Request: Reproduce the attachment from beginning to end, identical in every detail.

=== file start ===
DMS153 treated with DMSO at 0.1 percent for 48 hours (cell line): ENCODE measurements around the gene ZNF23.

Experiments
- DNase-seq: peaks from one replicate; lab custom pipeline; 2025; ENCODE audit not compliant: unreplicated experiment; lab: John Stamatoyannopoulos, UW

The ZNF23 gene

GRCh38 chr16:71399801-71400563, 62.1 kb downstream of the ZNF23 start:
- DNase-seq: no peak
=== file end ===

DMS153 treated with DMSO at 0.1 percent for 48 hours (cell line): ENCODE measurements around the gene ZNF23.

Experiments
- DNase-seq: peaks from one replicate; lab custom pipeline; 2025; ENCODE audit not compliant: unreplicated experiment; lab: John Stamatoyannopoulos, UW

The ZNF23 gene

GRCh38 chr16:71399801-71400563, 62.1 kb downstream of the ZNF23 start:
- DNase-seq: no peak